just a short time before the shooting. >> it appears to be multiple agencies, both local and federal. >> reporter: the first calls to 911 came just after 4:30 thursday afternoon. >> said they heard ten shots. >> reporter: reports of shots fired inside accent signage system, a small signmaking company in this residential minneapolis neighborhood. within minutes, police were on the scene. >> we started hearing sirens everywhere. came out of our doors. and there's s.w.a.t. teams. >> reporter: as s.w.a.t. teams surrounded the building, police entered and began evacuating employees. but it was already too late. >> officers arrived and entered. found several victims inside. and were able to evacuate victims who were shot. >> reporter: inside, they found five people, including the gunman, dead. >> the suspect, the shooter, is dead from a self-inflicted gunshot wound. >> reporter: this morning, "the
minneapolis star-tribune" is reporting that the shooter was 36-year-old andrew engeldinger, an employee of the company who had recently lost his job. overnight, police wearing body armor began searching the home where engeldinger lived. >> in a wonderful neighborhood in a wonderful business, we have had a horrible tragedy. >> reporter: among the victims, the company's owner, reuven rahamim. two other executives are reportedly among those who were injured. other victims have not yet been identified. and the search for answers is still under way here, as authorities are hoping to learn more about the motive and the alleged gunman as they continue searching his home. amy? >> alex perez, thanks so much. and let's get, now, straight to josh elliott with the morning's other top stories. >> good morning to all of you. we're going to begin with breaking news overnight. the man behind the anti-islamic movie that sparked protests across the middle east has been arrested now. being held without bail in los angeles. nakoula basseley nakoula is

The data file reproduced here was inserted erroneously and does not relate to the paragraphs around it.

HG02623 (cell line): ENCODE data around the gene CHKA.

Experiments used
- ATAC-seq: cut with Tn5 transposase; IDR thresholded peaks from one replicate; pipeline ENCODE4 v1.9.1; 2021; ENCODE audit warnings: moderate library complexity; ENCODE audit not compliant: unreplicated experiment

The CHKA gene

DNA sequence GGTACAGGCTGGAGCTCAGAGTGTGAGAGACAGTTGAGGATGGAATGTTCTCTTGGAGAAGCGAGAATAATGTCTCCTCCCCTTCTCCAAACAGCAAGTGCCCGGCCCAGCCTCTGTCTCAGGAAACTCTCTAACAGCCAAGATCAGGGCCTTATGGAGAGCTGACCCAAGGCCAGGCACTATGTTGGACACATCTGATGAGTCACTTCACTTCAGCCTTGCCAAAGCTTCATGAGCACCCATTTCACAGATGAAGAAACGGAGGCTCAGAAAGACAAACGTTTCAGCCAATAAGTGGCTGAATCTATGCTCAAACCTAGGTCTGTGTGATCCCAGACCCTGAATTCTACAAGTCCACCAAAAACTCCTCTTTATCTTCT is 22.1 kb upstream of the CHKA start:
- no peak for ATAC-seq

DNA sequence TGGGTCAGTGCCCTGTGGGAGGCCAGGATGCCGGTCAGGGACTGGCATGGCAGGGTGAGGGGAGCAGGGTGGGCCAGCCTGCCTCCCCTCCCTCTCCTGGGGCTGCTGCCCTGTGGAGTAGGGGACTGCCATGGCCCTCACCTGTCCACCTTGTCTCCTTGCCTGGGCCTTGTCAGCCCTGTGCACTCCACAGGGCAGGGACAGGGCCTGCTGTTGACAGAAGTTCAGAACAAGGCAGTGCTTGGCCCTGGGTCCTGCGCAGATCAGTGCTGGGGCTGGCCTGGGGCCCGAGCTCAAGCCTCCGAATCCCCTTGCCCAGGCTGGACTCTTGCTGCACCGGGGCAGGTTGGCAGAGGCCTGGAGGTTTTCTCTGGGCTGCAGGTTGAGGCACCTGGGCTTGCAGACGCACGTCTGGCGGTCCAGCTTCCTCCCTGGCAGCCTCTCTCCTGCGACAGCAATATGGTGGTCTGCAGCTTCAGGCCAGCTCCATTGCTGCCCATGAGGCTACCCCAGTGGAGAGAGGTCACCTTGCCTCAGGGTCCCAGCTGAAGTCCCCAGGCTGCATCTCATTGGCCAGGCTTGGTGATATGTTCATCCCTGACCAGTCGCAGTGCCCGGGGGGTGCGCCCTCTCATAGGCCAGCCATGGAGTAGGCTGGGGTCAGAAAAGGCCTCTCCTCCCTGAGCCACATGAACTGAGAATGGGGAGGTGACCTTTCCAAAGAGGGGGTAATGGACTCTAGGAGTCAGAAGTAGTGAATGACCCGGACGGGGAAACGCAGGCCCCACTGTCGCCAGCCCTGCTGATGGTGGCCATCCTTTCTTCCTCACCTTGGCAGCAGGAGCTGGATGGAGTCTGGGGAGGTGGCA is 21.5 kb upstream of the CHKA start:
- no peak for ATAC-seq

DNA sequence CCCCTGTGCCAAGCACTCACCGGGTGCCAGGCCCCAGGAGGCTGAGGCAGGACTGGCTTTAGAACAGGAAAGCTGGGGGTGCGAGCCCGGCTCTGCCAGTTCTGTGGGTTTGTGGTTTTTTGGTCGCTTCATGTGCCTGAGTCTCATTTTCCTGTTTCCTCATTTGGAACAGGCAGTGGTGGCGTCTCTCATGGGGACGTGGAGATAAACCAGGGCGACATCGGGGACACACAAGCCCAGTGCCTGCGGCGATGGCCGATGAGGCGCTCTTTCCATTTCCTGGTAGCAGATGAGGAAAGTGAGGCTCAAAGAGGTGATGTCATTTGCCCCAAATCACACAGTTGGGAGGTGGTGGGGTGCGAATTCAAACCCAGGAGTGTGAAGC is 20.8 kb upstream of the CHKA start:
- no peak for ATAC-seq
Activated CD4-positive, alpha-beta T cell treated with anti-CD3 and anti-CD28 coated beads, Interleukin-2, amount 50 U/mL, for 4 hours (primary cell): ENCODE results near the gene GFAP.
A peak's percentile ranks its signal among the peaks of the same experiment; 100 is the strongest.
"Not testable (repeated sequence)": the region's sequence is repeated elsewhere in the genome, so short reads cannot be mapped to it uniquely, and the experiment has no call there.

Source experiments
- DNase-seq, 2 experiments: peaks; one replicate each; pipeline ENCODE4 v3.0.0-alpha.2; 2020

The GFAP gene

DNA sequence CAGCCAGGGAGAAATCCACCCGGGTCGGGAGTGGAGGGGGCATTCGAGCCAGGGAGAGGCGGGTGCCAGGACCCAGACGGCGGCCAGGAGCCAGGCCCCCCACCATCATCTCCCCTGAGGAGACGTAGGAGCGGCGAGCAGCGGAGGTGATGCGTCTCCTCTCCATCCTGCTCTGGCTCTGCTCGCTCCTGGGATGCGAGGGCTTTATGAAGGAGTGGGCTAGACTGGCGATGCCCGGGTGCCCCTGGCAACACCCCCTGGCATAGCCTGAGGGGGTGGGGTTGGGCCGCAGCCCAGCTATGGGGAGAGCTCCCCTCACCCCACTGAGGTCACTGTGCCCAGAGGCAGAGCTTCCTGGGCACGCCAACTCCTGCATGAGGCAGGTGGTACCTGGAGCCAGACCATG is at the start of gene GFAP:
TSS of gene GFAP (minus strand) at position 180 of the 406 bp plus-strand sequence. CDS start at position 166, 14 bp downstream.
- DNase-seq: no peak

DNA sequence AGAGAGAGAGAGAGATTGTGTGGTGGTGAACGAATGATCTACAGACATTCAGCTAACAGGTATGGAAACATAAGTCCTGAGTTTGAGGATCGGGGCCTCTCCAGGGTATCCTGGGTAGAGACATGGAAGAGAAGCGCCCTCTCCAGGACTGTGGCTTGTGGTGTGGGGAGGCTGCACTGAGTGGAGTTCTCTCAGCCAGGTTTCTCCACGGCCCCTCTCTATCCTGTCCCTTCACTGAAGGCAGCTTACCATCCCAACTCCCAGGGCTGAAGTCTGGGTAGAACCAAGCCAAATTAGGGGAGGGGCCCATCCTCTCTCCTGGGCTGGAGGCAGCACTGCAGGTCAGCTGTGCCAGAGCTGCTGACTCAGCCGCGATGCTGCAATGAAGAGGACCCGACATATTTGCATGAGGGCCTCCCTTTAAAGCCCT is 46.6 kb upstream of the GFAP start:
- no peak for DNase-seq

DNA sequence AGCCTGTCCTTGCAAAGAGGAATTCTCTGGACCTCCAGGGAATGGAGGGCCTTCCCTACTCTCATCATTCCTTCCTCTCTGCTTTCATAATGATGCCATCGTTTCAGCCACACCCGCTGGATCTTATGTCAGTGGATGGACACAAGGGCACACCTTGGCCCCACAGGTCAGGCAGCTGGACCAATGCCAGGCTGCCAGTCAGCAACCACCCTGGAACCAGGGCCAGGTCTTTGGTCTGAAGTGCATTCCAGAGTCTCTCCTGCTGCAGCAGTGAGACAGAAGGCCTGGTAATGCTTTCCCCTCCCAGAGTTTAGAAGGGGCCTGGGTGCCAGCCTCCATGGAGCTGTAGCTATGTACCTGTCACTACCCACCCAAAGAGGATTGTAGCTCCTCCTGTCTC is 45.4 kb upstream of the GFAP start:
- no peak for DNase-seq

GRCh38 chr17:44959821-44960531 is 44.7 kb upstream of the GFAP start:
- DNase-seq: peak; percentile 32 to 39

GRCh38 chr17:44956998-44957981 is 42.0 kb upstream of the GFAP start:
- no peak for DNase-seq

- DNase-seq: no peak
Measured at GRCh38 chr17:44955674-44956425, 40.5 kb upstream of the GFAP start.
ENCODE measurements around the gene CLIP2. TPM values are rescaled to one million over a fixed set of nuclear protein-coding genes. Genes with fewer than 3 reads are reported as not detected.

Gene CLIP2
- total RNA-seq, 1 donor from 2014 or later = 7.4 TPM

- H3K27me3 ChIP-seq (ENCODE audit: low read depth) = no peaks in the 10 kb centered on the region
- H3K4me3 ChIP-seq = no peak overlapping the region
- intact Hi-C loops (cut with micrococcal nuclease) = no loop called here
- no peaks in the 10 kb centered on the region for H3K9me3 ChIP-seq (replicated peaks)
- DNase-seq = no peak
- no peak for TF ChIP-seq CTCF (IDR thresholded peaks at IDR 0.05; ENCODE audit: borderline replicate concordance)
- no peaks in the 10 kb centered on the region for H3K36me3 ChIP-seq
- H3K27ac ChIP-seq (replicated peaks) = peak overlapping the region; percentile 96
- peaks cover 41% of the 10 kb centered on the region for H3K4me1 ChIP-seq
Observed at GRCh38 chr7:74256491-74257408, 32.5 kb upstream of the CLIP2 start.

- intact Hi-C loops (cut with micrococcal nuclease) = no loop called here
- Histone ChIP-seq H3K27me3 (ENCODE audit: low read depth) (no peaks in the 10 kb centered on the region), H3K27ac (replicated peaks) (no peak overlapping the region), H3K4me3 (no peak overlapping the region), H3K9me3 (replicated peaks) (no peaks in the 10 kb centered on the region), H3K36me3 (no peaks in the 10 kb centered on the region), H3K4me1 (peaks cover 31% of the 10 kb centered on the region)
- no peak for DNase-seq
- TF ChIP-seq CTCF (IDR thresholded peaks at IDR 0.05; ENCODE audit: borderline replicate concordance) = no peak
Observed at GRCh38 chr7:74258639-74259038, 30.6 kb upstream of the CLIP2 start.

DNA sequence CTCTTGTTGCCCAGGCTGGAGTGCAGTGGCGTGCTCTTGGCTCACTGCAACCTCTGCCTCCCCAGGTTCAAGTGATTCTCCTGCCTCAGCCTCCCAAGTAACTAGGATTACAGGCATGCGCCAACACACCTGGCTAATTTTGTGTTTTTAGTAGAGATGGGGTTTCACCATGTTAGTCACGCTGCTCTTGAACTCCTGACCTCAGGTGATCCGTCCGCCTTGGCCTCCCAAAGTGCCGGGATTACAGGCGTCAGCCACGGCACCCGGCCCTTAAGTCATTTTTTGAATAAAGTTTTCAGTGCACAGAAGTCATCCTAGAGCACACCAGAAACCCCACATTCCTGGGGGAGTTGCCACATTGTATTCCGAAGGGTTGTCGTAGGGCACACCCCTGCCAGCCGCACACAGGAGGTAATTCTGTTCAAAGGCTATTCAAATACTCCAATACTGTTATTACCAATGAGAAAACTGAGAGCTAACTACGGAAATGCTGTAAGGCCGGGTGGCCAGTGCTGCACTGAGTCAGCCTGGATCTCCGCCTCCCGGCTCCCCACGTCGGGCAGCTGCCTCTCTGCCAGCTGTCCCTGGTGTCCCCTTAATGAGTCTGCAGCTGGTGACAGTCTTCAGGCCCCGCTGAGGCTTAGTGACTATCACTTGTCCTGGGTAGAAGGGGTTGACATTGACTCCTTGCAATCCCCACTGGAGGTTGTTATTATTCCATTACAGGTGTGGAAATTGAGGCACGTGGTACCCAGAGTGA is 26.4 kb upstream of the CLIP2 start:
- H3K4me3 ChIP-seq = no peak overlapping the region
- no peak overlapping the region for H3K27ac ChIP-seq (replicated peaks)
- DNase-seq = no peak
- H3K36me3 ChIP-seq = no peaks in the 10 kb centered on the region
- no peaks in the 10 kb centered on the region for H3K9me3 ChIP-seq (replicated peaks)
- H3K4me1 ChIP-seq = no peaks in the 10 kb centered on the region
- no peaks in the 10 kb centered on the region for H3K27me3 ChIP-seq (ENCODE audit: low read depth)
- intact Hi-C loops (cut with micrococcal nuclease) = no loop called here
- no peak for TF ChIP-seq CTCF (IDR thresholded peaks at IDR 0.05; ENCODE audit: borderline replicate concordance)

accused of probation violations stemming from a bank fraud conviction in 2010. a federal judge declared nakoula a flight risk. and that anti-islamic movie could be what's prompting a string of cyberattacks on major u.s. banks. abc's pierre thomas has new details on how the attacks are being carried out. and really, what it means for customers. good morning, pierre. >> reporter: good morning, josh. today, some of the biggest banks in the nation on high alert, targeted by overseas hackers, possible from iran. potentially millions of customers blocked from their online bank accounts in a massive attack. thought to be one of the biggest in history. among the targets, bank of america, pnc. and wells fargo. josh, what has officials so concerned is this attack is being directed from oversea, perhaps by hackers in revenge for the controversial film sparking outrage in the muslim world. a cyber war appears to be underway. but thankfully, no one's money has been stolen so far. >> you'll be on top of that. pierre thomas in washington. thank you for that. a warning from the prime